Planning laws are deliberately biased in favour of gipsies and travellers, a Government minister has finally admitted.Well, thanks for finally confirming what everyone has already known for a few years now….
After years of official denials on the issue, Communities Secretary Shahid Malik confessed that travelling families are treated differently from 'the settled community'.
Justifying the policy, the minister said: 'Fairness does not mean treating people equally; it means addressing the different needs of different people.'
Mr Malik's confession has been hailed by campaigners as a 'long-awaited admission of the truth' which they say reveals the way planning laws are weighted in favour of gipsies and travellers.And the reason for this very un-English state of affairs?
And it explains why many, if not most, local campaigns against unauthorised or proposed encampments are doomed to failure, no matter how justified the objections may be.
The poisonous fruit of Labour Party and ‘progressive’ identity politics, of course:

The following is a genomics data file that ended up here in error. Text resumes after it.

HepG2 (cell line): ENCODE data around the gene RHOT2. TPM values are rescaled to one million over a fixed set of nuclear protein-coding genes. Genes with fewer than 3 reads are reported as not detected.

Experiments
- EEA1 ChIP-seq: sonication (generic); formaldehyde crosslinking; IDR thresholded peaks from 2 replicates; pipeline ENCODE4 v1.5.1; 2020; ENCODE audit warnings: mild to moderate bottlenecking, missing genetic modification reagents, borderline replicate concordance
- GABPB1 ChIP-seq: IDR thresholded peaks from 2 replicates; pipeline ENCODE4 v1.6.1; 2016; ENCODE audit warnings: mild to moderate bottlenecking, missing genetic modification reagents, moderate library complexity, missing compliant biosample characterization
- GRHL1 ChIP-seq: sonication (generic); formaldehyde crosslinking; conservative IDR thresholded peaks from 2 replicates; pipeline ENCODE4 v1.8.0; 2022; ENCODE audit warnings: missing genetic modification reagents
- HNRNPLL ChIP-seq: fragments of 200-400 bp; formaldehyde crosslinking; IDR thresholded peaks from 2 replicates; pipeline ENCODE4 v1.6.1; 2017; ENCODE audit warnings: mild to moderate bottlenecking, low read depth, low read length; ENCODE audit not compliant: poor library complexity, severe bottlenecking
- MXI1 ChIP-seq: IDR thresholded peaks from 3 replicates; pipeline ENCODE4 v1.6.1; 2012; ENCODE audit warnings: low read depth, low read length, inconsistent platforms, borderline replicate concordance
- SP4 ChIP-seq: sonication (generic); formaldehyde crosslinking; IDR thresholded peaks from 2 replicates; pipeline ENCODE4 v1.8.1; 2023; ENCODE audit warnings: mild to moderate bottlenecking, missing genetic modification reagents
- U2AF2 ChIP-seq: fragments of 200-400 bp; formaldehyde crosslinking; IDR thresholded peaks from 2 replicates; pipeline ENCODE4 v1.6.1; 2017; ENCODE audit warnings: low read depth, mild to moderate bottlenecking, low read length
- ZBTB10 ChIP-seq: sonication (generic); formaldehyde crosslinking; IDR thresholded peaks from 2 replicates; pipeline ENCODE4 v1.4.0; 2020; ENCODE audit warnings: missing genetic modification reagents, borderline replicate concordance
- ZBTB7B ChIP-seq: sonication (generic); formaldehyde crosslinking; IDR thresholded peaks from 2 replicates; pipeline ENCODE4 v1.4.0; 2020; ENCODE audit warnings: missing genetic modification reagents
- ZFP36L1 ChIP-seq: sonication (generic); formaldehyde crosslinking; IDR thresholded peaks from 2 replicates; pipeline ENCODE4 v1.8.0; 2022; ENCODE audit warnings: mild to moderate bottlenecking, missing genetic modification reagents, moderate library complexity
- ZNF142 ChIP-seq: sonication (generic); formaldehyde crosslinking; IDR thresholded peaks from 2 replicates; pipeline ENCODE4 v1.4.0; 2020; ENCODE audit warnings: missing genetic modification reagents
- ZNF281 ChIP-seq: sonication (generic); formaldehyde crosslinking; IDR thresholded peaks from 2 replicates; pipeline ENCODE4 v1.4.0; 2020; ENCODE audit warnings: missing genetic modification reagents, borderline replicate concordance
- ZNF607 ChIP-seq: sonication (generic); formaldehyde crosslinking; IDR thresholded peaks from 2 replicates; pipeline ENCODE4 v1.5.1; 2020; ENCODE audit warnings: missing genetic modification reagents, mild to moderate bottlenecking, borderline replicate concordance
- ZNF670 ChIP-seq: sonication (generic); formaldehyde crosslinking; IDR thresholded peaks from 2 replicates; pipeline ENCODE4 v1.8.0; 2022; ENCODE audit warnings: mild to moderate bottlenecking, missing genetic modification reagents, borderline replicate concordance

The Chambers English Dictionary defines fairness as 'honesty, impartiality, justice'.Welcome to Labour’s Britain, where who you are confers extra privileges under law – just as it did hundreds of years ago.
Mr Malik's apparent redefinition of the word stems from the Government's decision in 2000 to classify gipsies and Irish travellers as distinct racial groups under the Race Relations Act.
This decision - coupled with changes to planning law and a desire to build many more gipsy and traveller sites - conferred extra rights upon these groups under both race relations and human rights legislation.
Thought we’d left all that behind? Yeah, me too.
Don’t expect it to be any different in future, either:
Conservative local government spokesman Bob Neill said: 'It's not fair that planning applications are treated differently purely because of the type of person who is applying - the same, consistent rules should apply whatever your background.Words are cheap, Bob. What do you plan to do….?
'Under Labour, law-abiding families who work hard and pay their taxes face reams of red tape to extend their houses, whilst travellers are given special treatment to concrete over the Green Belt and defy planning rules.'